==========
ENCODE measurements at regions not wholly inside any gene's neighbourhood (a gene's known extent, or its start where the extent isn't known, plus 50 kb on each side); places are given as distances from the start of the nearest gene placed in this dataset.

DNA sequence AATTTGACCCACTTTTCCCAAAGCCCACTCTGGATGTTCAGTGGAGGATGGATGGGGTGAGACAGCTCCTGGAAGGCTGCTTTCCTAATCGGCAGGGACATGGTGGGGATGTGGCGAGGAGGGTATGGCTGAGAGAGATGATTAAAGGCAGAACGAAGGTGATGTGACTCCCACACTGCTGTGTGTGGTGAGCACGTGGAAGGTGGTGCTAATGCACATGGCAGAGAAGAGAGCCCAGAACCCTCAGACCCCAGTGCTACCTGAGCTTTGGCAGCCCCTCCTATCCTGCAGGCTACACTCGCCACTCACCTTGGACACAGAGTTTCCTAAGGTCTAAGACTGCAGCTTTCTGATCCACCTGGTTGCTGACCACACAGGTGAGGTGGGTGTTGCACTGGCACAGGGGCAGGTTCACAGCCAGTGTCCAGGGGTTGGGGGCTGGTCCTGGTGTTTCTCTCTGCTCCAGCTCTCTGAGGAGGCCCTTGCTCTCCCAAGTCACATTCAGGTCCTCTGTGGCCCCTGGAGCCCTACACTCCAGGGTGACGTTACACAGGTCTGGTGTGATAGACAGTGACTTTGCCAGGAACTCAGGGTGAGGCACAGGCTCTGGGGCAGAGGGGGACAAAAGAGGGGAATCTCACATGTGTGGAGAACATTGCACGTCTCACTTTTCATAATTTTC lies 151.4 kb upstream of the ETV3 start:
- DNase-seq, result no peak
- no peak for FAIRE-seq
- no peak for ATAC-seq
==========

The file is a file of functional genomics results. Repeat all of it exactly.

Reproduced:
ENCODE measurements at regions not wholly inside any gene's neighbourhood (a gene's known extent, or its start where the extent isn't known, plus 50 kb on each side); places are given as distances from the start of the nearest gene placed in this dataset.

DNA sequence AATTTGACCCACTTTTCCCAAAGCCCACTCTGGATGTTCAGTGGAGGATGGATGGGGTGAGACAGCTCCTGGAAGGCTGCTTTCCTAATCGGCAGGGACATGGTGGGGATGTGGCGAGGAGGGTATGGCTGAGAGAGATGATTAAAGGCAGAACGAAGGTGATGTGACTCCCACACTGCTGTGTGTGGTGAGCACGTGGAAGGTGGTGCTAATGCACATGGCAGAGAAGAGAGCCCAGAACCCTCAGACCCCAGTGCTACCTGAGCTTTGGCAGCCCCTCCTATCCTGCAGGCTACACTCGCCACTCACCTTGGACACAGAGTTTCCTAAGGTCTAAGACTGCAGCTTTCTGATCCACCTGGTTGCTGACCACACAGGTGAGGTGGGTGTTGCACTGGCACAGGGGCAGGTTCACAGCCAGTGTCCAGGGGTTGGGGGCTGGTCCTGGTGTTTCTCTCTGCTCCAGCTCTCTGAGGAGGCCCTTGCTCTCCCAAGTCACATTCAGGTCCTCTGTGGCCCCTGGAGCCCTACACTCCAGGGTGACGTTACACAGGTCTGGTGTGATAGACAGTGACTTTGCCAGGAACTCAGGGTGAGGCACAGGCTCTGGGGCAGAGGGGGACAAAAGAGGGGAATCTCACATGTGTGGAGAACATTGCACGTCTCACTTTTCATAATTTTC lies 151.4 kb upstream of the ETV3 start:
- DNase-seq, result no peak
- no peak for FAIRE-seq
- no peak for ATAC-seq